It’s no secret; it takes a lot of work to manage a research team, not to mention having to conduct the actual research itself. In addition to being a researcher, a manager is also a team leader who is responsible for those who work under them. If you feel overwhelmed managing a research team, don’t worry. Here are some tips to help you lead your team successfully.
Make Sure Your Team Is Happy
It’s much easier said than done to make sure that you manage your team efficiently. First and foremost, you need to make sure that your team is happy. Your team must cultivate a relationship of mutual respect if you want to succeed in your research goals.
Show your team members that you appreciate them and value their contribution by demonstrating respect as a leader. Adopting a team player mentality is the easiest way to achieve this. Remember that you are all working towards a common goal, and everyone on the team has a role to play.
Start Out with The Right Team
If you’re in charge of recruiting your team, then starting off with the right people is up to you. Today, identifying potential candidates from around the world has become much easier, making it possible to recruit the best of the best.
When creating a team, choose members with varying levels of experience and skills, but make sure that each member brings something unique to the table. You should have a variety of career stages and backgrounds on your team, including graduate students, postdoctoral fellows, and more seasoned colleagues.
Find a Mentor Of Your Own
In the case of first-time managers, do not try to do it alone. Having a mentor will be hugely beneficial. You may be assigned a mentor, but mentors assigned to you may not always fit your work style or personality. In this case, you may want to consider seeking a mentor of your own. Learn from others within your organization by asking about different research teams and watching how they function. You may also have to seek mentorship from more than one person.
Focus On Good Communication
As a leader, you are responsible for facilitating proper communication between your team members. It’s crucial that you encourage team members to seek your advice and help when they have problems. It is also important to provide resources so that your team doesn’t have to depend on you for every small thing. If team members need help, they should not feel as though they are burdening you.
It can help to have a team meeting every week to facilitate good communication. Also, it’s important you check in on your team members for progress reports and to offer assistance.
Remember, You’re a Mentor, Too
Team members should invest in their individual success. Some members of the group will lack experience and require more guidance than others, particularly if you choose a diverse group. As a leader, you have the opportunity to mentor and empower your team members to achieve more.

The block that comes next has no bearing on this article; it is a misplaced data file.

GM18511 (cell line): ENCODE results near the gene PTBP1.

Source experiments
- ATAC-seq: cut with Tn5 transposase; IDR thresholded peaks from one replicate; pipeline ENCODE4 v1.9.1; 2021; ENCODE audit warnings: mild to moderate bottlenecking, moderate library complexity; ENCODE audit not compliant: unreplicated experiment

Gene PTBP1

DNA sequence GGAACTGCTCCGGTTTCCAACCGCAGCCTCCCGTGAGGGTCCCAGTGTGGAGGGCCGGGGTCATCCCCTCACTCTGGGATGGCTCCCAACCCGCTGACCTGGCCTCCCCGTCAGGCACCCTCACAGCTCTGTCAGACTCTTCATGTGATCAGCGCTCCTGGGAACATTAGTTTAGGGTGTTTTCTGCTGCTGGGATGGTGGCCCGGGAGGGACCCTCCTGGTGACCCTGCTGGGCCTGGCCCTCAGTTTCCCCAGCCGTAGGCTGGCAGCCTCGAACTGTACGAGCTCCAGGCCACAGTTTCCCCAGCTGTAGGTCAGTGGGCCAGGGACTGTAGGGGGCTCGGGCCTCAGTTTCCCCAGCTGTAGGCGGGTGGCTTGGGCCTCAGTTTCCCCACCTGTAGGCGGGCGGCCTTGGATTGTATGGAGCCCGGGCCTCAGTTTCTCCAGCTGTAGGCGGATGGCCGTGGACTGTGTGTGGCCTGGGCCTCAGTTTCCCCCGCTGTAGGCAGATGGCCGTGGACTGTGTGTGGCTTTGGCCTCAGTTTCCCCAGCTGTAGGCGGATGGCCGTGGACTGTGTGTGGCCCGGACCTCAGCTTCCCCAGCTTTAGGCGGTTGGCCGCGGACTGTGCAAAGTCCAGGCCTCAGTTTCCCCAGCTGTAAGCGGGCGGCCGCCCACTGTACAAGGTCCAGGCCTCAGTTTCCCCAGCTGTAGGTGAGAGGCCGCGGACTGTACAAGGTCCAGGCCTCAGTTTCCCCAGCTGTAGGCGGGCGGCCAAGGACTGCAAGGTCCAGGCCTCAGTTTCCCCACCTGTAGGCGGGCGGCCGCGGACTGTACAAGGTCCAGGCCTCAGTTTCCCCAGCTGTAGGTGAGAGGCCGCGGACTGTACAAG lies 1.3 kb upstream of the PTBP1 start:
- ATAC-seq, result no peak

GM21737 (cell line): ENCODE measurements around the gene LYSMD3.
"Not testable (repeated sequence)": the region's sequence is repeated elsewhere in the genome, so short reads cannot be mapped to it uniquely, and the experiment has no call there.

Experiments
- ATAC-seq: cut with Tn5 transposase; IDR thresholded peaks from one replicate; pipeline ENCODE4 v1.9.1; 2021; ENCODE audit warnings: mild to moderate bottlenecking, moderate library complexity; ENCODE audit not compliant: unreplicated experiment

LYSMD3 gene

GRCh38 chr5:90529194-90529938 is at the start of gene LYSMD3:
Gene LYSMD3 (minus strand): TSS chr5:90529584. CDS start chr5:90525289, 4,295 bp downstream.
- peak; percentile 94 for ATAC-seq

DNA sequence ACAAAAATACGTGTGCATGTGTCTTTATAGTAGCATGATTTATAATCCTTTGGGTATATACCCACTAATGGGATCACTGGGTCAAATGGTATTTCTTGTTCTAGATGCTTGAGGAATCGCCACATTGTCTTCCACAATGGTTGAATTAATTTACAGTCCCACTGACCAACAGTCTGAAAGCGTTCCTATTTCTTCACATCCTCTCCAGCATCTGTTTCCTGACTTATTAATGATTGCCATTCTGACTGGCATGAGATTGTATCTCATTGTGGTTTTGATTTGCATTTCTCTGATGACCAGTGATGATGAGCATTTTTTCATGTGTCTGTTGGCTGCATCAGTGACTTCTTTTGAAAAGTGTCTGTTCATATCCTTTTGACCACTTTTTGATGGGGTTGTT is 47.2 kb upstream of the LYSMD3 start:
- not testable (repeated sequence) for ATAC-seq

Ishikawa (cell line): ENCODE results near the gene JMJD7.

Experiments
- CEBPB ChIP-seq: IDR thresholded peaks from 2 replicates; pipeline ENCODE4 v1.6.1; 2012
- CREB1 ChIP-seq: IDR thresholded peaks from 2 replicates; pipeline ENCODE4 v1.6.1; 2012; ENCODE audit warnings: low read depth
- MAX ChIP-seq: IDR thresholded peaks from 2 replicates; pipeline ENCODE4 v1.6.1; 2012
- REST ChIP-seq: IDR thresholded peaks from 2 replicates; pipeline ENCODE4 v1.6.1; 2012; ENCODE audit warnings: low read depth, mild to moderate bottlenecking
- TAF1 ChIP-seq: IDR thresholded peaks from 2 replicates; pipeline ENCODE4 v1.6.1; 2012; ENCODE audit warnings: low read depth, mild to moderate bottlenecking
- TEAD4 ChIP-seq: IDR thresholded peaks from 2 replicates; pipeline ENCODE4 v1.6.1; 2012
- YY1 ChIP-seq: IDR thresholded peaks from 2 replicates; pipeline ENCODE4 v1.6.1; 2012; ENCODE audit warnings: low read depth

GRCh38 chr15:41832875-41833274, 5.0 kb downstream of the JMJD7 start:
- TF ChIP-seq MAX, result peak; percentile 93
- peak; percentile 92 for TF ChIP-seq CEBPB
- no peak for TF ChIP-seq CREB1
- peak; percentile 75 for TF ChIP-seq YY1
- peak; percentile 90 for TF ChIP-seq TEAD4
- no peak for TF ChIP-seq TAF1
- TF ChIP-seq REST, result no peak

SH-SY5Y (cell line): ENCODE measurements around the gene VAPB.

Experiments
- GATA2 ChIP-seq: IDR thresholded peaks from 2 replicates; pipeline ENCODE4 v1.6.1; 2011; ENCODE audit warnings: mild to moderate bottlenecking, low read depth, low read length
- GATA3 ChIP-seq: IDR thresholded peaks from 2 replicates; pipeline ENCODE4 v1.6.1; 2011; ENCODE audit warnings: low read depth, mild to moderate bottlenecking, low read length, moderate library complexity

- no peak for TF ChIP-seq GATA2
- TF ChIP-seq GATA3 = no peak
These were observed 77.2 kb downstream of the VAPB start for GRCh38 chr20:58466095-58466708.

Due to the different stages of their careers, you must ask your team members to share their personal goals. From there, you can help them come up with strategies to achieve those goals.
Delegate, Delegate, Delegate
Those who are new to managing a research team often make the mistake of not delegating enough. It can be far too easy to fall into the trap of micromanaging rather than delegating, particularly if you feel passionate about a certain research project. It’s no longer your job to perform their duties. The soft skill of empowering your team members to do what you hired them for is part of your many job descriptions. If you’re doing their jobs, it means you aren’t doing yours.
Micromanagement can be avoided by understanding your team’s strengths and weaknesses and assigning tasks accordingly. The diversity of the team also makes a difference here. If one member’s strength compliments another’s, then they can be effective working together.
Avoid micromanaging at all costs. It can be detrimental to your team and can make them see you in a bad light. It is a huge blow to morale if you micromanage someone and can make them feel as though you aren’t confident in their skills or abilities to do their jobs. You should mentor them through the negatives rather than micromanaging them.
Provide Easy Access to Resources
Provide your team with easy access to all the resources they may need to succeed. A lot of researchers struggle with bureaucracy. They can’t get the supplies they need to finish their tasks. Your team members shouldn’t have to jump through hoops to get the equipment, advice, or money they need.
Ensure that your team members have all the resources they may require when setting up your project. You are not expected to handle it alone. Things can slip through your fingers. Especially at the beginning of a project, make sure you ask your team members for their resource needs so that you can make them available.
Always Celebrate Success
A paycheck probably isn’t what’s driving your research team to succeed, believe it or not. In fact, money aside, when your team believes that their work matters, they will be inspired to do their best. It’s critical that you celebrate successes in order for your team to continue to feel as though the work they are doing matters. Keep your team in the loop by thanking them for their work. You can try showing your team you care and that you see how their efforts lead to success by doing small but meaningful things each week.
Managing a research team can be very tricky, but by following these tips, you can manage them to success. It might take a bit of time and effort, but in the end, it’ll be worth it.